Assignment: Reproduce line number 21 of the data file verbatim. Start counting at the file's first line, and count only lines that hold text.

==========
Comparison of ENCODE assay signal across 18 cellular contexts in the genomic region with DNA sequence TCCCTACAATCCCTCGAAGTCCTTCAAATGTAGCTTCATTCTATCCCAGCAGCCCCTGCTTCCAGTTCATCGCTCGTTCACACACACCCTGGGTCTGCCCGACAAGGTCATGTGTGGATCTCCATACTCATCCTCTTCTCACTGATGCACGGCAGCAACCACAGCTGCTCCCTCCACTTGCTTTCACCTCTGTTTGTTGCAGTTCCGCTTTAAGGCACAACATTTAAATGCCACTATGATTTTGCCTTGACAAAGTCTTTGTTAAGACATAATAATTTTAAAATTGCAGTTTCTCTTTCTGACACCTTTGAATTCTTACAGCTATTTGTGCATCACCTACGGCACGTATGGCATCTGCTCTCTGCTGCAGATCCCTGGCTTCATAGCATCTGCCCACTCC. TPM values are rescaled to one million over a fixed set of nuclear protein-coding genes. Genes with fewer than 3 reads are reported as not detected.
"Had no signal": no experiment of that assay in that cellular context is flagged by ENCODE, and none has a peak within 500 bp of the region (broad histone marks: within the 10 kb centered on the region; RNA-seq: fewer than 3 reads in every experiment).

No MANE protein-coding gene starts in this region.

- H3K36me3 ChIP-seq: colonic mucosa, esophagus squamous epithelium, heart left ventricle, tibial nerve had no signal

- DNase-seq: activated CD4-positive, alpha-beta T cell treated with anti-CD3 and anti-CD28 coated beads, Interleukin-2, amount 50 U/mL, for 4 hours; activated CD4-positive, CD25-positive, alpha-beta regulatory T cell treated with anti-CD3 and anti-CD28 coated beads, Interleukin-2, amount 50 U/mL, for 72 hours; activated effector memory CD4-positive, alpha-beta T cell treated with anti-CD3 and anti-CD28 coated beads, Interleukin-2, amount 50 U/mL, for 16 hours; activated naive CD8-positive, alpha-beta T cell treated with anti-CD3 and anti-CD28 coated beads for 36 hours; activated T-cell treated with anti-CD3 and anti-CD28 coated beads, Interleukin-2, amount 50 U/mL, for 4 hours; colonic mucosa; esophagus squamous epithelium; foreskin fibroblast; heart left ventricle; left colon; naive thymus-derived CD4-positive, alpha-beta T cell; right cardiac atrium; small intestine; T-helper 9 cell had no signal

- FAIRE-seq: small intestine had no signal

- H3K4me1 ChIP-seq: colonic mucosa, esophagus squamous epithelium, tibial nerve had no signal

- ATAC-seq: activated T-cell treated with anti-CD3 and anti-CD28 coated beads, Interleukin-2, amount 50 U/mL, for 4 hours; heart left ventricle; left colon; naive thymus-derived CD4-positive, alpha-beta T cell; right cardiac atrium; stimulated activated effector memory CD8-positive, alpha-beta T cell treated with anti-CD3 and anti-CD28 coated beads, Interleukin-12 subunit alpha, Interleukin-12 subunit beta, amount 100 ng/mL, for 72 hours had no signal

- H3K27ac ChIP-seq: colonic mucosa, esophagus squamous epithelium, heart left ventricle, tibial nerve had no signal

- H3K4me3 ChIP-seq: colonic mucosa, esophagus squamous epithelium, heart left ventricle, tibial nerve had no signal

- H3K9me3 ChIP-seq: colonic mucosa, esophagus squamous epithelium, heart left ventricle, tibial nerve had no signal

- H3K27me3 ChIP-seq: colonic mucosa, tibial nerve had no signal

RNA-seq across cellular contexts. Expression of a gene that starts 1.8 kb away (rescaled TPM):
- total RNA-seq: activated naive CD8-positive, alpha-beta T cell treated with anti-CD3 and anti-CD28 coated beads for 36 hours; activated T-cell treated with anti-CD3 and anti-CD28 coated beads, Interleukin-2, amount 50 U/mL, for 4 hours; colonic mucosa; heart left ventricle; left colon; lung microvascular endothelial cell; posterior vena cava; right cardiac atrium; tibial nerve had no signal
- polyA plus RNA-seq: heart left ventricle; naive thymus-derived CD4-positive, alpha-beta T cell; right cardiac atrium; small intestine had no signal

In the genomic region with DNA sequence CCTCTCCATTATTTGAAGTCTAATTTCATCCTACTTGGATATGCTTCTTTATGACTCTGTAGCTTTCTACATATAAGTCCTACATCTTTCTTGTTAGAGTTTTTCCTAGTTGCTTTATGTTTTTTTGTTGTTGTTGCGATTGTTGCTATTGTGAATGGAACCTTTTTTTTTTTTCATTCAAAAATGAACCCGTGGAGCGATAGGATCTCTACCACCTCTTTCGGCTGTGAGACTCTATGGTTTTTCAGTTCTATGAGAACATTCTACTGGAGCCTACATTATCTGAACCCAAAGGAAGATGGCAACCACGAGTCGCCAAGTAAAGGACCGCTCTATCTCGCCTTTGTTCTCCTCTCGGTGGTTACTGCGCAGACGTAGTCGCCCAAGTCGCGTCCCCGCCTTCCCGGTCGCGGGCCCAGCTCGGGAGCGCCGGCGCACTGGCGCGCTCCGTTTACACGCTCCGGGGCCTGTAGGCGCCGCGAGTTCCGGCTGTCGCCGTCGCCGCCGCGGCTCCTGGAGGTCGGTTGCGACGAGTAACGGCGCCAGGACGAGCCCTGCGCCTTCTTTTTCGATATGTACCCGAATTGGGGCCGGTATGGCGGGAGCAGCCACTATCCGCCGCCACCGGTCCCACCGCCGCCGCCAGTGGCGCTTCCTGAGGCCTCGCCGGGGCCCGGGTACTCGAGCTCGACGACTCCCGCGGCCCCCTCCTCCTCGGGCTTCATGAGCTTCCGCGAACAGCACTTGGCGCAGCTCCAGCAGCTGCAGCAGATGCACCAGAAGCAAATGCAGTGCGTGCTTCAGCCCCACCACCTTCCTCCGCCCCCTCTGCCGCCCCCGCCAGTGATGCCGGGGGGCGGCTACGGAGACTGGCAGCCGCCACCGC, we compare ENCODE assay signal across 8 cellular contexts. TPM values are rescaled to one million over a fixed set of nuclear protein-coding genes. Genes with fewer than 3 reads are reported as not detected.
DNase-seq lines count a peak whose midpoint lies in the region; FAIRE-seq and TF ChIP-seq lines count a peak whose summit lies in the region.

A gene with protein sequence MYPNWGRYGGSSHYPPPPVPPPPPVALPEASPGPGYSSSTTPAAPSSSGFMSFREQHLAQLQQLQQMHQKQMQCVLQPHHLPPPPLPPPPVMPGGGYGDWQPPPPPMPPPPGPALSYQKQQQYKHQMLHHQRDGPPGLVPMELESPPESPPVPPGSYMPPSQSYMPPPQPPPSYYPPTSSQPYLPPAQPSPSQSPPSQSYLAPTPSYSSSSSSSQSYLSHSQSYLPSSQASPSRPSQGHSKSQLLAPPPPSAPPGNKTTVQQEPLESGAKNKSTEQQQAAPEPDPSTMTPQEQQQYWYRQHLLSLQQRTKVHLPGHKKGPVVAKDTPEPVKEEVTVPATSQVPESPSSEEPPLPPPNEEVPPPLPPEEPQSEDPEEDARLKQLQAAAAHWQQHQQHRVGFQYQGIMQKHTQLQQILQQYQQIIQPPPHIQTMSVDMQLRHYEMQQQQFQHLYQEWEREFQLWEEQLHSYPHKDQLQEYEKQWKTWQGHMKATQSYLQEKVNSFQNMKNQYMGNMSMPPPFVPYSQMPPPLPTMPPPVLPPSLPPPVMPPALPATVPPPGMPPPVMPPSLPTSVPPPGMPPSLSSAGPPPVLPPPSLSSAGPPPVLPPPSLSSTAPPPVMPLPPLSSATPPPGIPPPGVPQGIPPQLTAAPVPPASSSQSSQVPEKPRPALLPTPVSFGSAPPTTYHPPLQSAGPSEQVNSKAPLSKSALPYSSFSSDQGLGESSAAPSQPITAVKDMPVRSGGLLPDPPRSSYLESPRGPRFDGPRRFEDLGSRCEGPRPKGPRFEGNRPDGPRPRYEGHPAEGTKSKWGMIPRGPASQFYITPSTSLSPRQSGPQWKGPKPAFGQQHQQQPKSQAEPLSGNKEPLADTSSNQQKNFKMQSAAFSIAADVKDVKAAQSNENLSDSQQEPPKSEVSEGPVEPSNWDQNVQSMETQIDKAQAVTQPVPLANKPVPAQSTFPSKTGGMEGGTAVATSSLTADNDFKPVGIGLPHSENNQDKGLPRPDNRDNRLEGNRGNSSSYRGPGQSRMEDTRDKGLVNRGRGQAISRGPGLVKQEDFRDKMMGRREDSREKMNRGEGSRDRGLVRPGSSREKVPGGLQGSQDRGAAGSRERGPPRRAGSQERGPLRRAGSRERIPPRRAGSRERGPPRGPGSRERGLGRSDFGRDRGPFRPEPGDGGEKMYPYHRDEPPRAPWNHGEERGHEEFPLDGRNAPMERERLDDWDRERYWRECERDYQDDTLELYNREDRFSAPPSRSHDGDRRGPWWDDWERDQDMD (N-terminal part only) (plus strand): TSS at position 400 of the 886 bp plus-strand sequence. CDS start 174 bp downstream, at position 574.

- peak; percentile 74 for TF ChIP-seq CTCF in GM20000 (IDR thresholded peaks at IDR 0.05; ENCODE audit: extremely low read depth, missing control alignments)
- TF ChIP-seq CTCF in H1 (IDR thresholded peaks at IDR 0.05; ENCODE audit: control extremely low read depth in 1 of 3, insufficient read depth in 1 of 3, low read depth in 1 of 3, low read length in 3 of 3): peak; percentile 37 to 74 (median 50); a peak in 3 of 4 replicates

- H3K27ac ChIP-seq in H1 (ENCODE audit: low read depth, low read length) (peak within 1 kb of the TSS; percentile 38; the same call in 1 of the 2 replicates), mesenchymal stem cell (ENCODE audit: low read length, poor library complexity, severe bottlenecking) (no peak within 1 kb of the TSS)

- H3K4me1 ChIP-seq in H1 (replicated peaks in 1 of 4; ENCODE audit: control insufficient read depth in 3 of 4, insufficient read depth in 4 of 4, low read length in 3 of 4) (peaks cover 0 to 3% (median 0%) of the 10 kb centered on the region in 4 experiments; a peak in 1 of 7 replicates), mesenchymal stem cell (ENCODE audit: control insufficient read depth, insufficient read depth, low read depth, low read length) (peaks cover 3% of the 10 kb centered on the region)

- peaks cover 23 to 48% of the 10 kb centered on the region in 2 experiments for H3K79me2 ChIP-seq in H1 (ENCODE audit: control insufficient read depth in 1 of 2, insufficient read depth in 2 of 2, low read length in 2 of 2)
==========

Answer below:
- H3K27ac ChIP-seq in H1 (ENCODE audit: low read depth, low read length) (peak within 1 kb of the TSS; percentile 38; the same call in 1 of the 2 replicates), mesenchymal stem cell (ENCODE audit: low read length, poor library complexity, severe bottlenecking) (no peak within 1 kb of the TSS)